Whether due to direct viral infection of endothelial cells, hypercoagulable state, or related to systemic immune reaction with the subsequent activation of thrombotic pathways, the vasculature of the lung and other organs appear to be a key aspect of COVID-19 disease pathogenesis. It is not an unexpected finding, as ACE2 receptors are also expressed on endothelial cells and the presence of viral inclusion particles has already been recently demonstrated by EM [43] and supported here. Whether the mechanism for micro-thrombus formation is distinct from the mechanism of larger vessel thrombosis is unknown; it is possible that deep lower extremity venous thrombosis and deep peri-prostatic venous plexus thrombosis, as suggested by the Hamburg series [22], accounts for the larger vessel thrombosis. The importance of this observation is that the prevention of platelet microthrombi and larger vessel “coagulation-based” thrombi may require different therapeutic approaches.

A noteworthy finding concerns neutrophil granulocytes. While neutrophils may reflect superinfection and ventilator associated pneumonia, a subset of our cases had rapid progression to severe respiratory failure without evidence of superinfection and without mechanical ventilation. In these particular cases, neutrophils were seen in association with alveolar wall injury, necrosis, and microthrombi. Whether this represents a common early stage of alveolitis and endotheliitis in all cases, eventually obscured by diffuse acute lung injury, or a manifestation of only a subset of rapid progressors is unknown. However, the ability of neutrophils to release neutrophil extracellular traps to drive acute tracheobronchitis, ARDS, and thrombosis has been suggested [44], and blocking their formation may be an avenue to ameliorating the severity of COVID-19 in at least a subset of patients.

Duality of epithelial and vascular injury—support from other COVID-19 series and prior global viral pandemics

Histological examinations of lungs have been relatively limited in number, related to the strict and rigorous guidelines for autopsy and restrictions of lung surgery during the pandemic. The first paper reported severe pulmonary damage with features of acute lung injury [45]. Most findings, from single institution case series, have also described edema and proteinaceous exudates with AT2 hyperplasia [46], perivascular lymphocytic inflammation with possible inclusions in atypical AT2 cells [47], large airway mucus plugging with hyaline membranes and inflammation [17]. Interestingly, in a series of six cases of postmortem biopsies, a pattern of acute fibrinous and organizing pneumonia (AFOP) but not other acute lung injury, was reported [16]; this pattern was not seen in our series. A 21 case autopsy series showed capillary congestion, microthrombi (10 cases), superimposed bronchopneumonia, pulmonary embolism (4 cases), hemorrhage (3 cases), and vasculitis [1]. A thrombotic microangiopathy was also seen in three cases. This series reported an association with diabetes, hypertension, obesity, vascular disease, and was also male predominant in its involvement [48], similar to our series. A report of biopsy autopsies showed hyaline membranes, AT2 cell hyperplasia, and changes of DAD in addition to pneumocytes with amphophilic granular cytoplasm [49]. In report of 12 cases focusing on thromboembolic events, deep venous thrombosis was seen in 58% of patients with pulmonary embolus as the cause of death in four [19] and DAD in eight. These observations lend support to direct pulmonary epithelial injury as well as vascular/endothelial complications.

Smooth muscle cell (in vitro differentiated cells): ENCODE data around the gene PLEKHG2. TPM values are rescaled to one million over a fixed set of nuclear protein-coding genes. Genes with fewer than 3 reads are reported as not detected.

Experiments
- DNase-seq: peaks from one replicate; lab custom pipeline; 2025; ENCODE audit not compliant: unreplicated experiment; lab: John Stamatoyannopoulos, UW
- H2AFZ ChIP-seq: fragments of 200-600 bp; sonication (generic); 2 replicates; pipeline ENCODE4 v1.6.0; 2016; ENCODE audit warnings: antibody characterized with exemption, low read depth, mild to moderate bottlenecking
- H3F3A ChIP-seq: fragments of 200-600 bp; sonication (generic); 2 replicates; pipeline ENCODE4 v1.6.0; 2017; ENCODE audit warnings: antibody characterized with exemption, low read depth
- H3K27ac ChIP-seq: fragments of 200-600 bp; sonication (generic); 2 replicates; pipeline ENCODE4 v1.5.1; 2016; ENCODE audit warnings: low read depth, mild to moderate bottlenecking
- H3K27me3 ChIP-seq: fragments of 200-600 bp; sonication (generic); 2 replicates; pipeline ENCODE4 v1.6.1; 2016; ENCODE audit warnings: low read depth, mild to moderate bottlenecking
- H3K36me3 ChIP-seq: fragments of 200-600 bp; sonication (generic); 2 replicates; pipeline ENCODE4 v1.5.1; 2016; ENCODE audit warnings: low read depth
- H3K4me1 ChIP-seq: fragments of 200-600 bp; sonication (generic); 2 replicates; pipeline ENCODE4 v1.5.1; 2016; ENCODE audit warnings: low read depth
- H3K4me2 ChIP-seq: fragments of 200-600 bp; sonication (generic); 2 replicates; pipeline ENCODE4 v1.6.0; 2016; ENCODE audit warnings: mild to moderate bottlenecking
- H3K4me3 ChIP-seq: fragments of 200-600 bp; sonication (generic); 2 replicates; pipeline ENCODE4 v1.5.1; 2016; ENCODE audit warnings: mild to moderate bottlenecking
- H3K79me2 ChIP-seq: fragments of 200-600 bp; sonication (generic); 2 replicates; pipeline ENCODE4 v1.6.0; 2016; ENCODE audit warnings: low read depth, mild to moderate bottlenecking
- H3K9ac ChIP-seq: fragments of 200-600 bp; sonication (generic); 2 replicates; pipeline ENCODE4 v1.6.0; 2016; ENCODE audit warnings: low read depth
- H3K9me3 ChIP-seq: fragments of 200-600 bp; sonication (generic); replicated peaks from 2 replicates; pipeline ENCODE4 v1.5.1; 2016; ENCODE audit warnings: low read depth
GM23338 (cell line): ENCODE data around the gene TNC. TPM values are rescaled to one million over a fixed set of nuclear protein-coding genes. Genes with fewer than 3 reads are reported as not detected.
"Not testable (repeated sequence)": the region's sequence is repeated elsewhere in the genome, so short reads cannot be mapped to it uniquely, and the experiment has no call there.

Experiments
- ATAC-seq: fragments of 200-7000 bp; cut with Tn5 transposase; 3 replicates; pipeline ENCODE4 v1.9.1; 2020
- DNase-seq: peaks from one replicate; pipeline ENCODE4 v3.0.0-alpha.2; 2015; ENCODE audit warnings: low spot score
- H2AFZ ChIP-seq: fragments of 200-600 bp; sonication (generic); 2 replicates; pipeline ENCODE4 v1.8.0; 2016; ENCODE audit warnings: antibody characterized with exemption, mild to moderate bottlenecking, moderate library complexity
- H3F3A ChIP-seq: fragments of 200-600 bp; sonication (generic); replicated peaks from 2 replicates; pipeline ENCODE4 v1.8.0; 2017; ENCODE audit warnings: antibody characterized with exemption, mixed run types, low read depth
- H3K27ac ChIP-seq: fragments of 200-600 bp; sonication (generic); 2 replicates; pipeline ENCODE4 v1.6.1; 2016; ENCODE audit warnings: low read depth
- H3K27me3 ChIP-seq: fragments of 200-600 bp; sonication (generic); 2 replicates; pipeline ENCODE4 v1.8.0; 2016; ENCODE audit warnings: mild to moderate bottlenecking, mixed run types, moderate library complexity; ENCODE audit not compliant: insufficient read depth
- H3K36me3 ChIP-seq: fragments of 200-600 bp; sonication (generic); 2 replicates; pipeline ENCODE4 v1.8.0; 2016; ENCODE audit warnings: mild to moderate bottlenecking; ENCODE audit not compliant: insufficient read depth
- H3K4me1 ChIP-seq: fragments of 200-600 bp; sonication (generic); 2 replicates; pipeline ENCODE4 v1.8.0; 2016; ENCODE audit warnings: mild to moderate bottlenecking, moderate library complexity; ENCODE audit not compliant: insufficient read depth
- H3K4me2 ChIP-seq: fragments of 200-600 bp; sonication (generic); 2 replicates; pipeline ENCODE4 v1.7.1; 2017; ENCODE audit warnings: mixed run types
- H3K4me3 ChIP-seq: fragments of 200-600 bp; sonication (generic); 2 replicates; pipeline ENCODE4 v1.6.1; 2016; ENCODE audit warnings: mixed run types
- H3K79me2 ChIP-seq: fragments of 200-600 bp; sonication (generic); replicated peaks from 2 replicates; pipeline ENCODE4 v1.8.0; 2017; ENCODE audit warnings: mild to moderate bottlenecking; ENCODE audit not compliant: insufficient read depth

Some of the characteristics observed in our case series are shared by prior severe global pandemics, SARS, MERS, and H1N1 influenza. Thus, it is of interest to compare these entities. In severe cases of influenza, patterns of lung injury including DAD in exudative and/or organizing phase were identified [38, 39]. While descriptions of MERS are fewer in number, DAD, syncytial cells, and disease confined to the lungs was described [50]. The reports of SARS confirmed these features. Moreover, a temporality has been noted: in cases under 10 days, fibrin and hyaline membranes were demonstrated, and in later cases, type 2 cell hyperplasia, giant cells, and squamous metaplasia [51, 52]. In another series of 20 autopsies, together with DAD, AFOP was also encountered and squamous metaplasia in cases with a long duration of the disease [53].

Autopsy studies are limited in that serial sampling in the course of the disease cannot be performed, and the association of clinical parameters with outcome or efficacy of therapeutics cannot be determined. However, the underlying disease injury patterns of severe cases can be reported and put into context with prior viral pulmonary diseases, with the intent that the most severe of complications can be avoided in future patients.

Overall, our series of 68 autopsies from Italy and New York City show a consistent pattern of tracheobronchitis, alveolar injury, and vascular/thrombotic disease in patients with frequent co-morbidities such as hypertension and diabetes. As disease moves from the nasal passages to the upper respiratory tract and then to alveolar zones, acute alveolar injury is seen with viral associated, hyaline membrane lung injury; these foci persist well into week 2 of disease, and on occasion longer. One important manifestation is the high frequency of thrombi, especially platelet thrombi. Our findings highlight a high complexity of COVID-19 disease, involving several compartments, from upper airways (trachea, bronchi) to lung parenchyma, and the vascular bed. All these aspects could have an impact on clinical management. Thus, a deeper awareness and a better knowledge of histological alterations could lead to more appropriate diagnostic and therapeutic approaches.